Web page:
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Tech comes to the rescue of learners grounded by virus

By Lynette Matheka
Wednesday, March 25th, 2020
Nairobi International School director Radhika Lee. Photo/PD/COURTESY
In summary
    • Platforms such as  Google Classroom,  Zoom, MEET are being used in ensuring children across the country are able to access assignments and  continue learning.
    • WhatsApp and email have become useful in sending parents assignments for their children.
    • Old technology such as radio and TV are also in use, with the Kenya Institute of Curriculum Development offering programmes on the national broadcaster and on  local channels.

The sudden closure of learning institutions following the directive by President Uhuru Kenyatta to avert the spread of coronavirus has boosted e-learning.  

And Nairobi International School (NIS), which offers the British National Curriculum as they prepare students to sit IGCSE and ‘A’ level from Cambridge and Edexcel as a stepping-stone to universities around the world, has grasped the opportunity. 

The directive presented no challenges to NIS administration and students as they seamlessly switched to virtual learning and are holding their usual 8.30 am to 3.30pm classes without a hitch.  

“We held a meeting with the teaching staff last Monday and agreed to switch to virtual classes.

Having adopted online learning 11 years ago, teachers were prepared and lessons went on smoothly and we recorded 100 per cent attendance,” said NIS director Radhika Lee.  

Email ID

The school migrated to Google Classroom, a free web service, developed for schools in 2010, where students have been receiving and submitting assignments and homework.

With every student already on platform, the school is using MEET, a video conferencing application under the Google suite for education platforms to attend classes.  

“It is a requirement for every student to have an email Identification and Internet at home, so this was easy for everyone to do.

Winnie Ngota, director  Grace Brookside Academy.  Photo/PD/COURTESY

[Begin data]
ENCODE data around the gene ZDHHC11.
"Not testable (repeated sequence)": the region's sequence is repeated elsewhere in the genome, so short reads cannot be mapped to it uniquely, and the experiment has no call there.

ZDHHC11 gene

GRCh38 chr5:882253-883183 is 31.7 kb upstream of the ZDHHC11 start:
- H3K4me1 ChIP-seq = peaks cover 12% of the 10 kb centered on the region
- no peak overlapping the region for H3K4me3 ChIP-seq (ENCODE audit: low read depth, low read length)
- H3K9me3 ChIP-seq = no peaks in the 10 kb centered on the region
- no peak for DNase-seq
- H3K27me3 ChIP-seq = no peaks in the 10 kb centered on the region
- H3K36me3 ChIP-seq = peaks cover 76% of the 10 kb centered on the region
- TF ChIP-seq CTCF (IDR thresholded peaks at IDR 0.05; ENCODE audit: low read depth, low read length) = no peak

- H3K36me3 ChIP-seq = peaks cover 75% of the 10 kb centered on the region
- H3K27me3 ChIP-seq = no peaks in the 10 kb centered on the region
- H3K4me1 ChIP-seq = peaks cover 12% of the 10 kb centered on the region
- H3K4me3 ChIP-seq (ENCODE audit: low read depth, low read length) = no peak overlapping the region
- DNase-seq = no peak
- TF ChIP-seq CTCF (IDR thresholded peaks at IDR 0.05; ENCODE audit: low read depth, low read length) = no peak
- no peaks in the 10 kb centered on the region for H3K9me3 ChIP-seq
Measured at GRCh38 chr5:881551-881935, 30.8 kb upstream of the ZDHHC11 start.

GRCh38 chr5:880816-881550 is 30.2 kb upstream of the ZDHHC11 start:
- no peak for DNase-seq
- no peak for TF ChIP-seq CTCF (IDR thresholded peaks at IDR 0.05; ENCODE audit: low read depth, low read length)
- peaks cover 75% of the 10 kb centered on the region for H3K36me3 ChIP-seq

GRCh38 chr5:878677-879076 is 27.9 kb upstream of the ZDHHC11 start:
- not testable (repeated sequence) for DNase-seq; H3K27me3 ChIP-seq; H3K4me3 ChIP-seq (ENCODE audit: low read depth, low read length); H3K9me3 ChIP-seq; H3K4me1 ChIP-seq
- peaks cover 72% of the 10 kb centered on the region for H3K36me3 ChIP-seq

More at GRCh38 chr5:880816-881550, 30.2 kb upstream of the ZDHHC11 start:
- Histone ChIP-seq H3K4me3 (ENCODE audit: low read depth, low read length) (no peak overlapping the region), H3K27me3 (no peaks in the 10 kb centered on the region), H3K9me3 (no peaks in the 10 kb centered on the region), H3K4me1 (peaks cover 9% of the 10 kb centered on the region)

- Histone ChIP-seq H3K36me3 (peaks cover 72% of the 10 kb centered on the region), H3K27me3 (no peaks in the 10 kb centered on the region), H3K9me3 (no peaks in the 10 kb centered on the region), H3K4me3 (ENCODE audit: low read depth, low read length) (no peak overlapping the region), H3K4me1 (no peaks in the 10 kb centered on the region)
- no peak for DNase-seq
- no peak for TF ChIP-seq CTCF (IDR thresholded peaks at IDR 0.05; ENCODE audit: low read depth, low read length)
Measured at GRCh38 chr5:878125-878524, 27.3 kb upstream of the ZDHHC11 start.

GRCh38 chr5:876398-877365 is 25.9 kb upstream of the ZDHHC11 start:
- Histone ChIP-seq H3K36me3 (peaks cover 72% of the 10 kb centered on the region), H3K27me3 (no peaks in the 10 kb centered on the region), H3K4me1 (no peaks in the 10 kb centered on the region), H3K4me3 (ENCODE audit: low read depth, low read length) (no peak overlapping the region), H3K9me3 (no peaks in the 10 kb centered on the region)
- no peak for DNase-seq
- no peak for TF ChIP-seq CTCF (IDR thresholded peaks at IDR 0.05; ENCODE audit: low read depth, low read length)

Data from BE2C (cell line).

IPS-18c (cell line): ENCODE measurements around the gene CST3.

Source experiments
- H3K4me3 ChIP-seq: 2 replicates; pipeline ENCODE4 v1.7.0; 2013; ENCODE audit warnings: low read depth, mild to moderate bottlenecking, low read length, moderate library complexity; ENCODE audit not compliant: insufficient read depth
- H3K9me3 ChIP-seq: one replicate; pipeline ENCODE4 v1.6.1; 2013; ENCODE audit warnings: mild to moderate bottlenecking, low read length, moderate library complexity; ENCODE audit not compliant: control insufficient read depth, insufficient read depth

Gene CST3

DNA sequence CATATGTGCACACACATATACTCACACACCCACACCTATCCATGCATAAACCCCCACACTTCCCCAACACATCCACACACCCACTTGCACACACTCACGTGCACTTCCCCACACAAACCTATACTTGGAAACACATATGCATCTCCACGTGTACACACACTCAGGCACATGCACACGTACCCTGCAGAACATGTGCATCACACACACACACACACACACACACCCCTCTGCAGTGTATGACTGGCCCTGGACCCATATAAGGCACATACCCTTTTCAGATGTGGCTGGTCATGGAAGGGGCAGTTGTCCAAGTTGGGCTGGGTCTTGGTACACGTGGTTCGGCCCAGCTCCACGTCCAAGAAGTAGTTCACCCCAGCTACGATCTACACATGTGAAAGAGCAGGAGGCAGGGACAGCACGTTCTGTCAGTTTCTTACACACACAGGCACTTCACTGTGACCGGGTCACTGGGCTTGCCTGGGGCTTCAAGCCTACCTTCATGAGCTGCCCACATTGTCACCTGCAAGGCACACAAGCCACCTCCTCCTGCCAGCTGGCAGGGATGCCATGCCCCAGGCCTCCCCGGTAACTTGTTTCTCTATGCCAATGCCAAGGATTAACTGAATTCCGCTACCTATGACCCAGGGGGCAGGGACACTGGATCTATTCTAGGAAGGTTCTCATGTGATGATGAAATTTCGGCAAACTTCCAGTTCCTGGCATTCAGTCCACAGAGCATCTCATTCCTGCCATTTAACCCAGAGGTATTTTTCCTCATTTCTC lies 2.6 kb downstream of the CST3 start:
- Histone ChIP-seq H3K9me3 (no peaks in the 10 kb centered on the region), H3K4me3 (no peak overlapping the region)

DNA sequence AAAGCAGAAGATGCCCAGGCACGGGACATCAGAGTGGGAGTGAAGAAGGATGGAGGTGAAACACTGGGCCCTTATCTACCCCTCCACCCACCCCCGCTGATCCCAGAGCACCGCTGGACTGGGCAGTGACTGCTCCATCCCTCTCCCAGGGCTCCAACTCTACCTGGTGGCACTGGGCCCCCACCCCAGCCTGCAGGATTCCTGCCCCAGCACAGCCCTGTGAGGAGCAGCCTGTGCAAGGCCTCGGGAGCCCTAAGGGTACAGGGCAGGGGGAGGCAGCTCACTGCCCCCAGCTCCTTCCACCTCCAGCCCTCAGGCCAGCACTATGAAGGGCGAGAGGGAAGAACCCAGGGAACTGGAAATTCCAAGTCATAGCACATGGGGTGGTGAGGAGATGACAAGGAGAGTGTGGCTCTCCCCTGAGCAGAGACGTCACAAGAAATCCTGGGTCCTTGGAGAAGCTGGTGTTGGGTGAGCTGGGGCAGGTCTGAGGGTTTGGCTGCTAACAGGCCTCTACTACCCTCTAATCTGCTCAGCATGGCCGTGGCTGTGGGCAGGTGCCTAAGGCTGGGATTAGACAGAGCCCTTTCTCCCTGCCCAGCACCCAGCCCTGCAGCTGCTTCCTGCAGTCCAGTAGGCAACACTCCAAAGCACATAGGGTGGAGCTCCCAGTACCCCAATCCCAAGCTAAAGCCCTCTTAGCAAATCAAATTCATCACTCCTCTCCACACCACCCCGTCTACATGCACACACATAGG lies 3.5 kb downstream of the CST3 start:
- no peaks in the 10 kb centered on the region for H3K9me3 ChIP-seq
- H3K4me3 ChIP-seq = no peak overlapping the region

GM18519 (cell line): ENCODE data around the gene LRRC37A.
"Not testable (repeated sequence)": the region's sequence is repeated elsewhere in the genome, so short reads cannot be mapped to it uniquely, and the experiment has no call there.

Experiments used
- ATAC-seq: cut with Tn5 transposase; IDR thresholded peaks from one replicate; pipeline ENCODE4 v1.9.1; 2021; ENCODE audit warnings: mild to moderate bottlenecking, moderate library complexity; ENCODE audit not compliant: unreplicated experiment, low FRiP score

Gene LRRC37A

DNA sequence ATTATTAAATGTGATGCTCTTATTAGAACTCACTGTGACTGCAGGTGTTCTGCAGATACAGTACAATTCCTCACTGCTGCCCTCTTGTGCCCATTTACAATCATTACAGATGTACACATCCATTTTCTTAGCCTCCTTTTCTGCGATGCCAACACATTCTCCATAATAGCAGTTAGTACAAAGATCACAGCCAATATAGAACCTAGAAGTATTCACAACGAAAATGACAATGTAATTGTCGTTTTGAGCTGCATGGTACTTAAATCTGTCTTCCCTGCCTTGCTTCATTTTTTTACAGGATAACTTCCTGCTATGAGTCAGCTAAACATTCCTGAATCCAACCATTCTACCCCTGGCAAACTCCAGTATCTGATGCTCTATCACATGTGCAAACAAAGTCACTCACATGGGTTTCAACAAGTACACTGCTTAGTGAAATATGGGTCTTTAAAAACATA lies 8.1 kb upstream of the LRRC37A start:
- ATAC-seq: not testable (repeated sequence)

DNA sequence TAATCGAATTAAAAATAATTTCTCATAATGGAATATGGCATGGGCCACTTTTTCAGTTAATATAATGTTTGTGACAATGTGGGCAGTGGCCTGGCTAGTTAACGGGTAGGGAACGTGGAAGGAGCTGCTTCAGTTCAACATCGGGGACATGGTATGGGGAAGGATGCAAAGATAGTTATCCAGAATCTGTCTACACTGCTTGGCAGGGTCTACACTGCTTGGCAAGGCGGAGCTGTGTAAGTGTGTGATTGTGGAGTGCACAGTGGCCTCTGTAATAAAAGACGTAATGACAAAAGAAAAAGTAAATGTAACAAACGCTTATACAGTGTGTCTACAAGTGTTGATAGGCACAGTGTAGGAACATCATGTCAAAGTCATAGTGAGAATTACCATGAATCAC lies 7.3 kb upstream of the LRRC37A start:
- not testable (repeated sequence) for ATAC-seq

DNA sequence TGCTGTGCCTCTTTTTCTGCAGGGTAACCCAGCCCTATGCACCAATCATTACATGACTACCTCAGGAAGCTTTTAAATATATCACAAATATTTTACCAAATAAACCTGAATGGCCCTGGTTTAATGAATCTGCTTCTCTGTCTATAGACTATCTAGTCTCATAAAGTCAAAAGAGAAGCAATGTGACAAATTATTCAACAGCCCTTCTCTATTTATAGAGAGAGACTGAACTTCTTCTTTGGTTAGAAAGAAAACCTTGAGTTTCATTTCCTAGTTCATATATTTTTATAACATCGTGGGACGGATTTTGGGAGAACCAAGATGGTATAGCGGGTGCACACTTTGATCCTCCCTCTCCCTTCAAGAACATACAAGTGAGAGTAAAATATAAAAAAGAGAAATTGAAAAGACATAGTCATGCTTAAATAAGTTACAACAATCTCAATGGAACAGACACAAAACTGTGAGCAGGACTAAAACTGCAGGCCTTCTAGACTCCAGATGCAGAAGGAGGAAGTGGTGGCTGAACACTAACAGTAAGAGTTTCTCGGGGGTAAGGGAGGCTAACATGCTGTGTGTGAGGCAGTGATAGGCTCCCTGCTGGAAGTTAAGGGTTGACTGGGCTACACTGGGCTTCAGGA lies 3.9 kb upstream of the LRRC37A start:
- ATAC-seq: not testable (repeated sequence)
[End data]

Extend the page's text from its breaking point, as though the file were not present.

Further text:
Only teachers are able to start meetings and the usual school schedule is followed for each lesson. The breaks are also observed as would be at school,” she explains.

Lee added: “Only teaching staff have the ability to start a call and students join by accepting the calendar invite, email or through a Meeting code sent by the teacher. 

The sessions are recorded and transcribed for future reference. A teacher can have up to 250 students join the class simultaneously.” 

Additionally, the school has advised parents/guardians to keep the students occupied with pyhsical activities at home during Physical Education (PE) and swimming sessions. 

Initial infrastructure

The school’s engagement with students, at this time of closures, is so elaborate that end of term exams, with the exception of Science Practicals, will go on as scheduled through Google MEET. 

When students are through with their exams, they will be required to scan or take a photo of their answer sheets (where Microsoft word was not used) and send it to their teachers.  

This is applied for students in Year Five and above. For those in kindergarten up to Year Four, the school is sending worksheets and digital learning materials to guardians through email and WhatsApp platforms. 

Lee says financial implication to the parent or the school is very minimal when the initial infrastructure is in place.

“Laptops have become affordable and parents only need a laptop and Internet at home for this to be possible.

The biggest financial burden for the school was incurred 12 years ago when we were setting up the IT infrastructure, but I do not regret it.

While school is important for the social development of our children, the future is technology based.

A mix of both is needed in our education sector,” said the NIS director.  

The switch to virtual classes at NIS has been received well with parents expressing gratitude and admiration for the administration’s efforts to ensure their children’s learning goes on uninterrupted.  

“I am very thankful as a parent. This platform has shown us what is possible. It is very convenient at this time.

The school has had Google Classroom for a couple of years now. It is not hard to understand.

For parents who are not tech-savvy, the school is organising tutorials which is good,” a Year Eight parent, Cynthia Mumbo, told  the People Daily.  

Schools running the Competence Based Curriculum (CBC) programmes have not been left behind as Winnie Ngota, the director at Grace Brookside Academy, based at Syokimau, tells us.  

“We joined Google Classroom immediately after the president’s directive and are now sending parents study materials and assignments for all the grades.

As at now, we have now embarked on virtual learning as we are hoping the pupils will keep busy with the assignments at the moment. 

We also hope that the pandemic will be controlled and we can resume normalcy,” she says.

On her part, Caroline Keli, the director at Umoja’s Joystar Academy is relying on links from credible book publishers which she shares in parents’ WhatsApp platforms to form part of her pupils’ assignments in the period they will be at home.  

Kenya Institute of Curriculum Development (KICD) through the national broadcaster, KBC, and their own media platforms have also rolled out a schedule for education programmes aimed at keeping learners engaged while away from school.  

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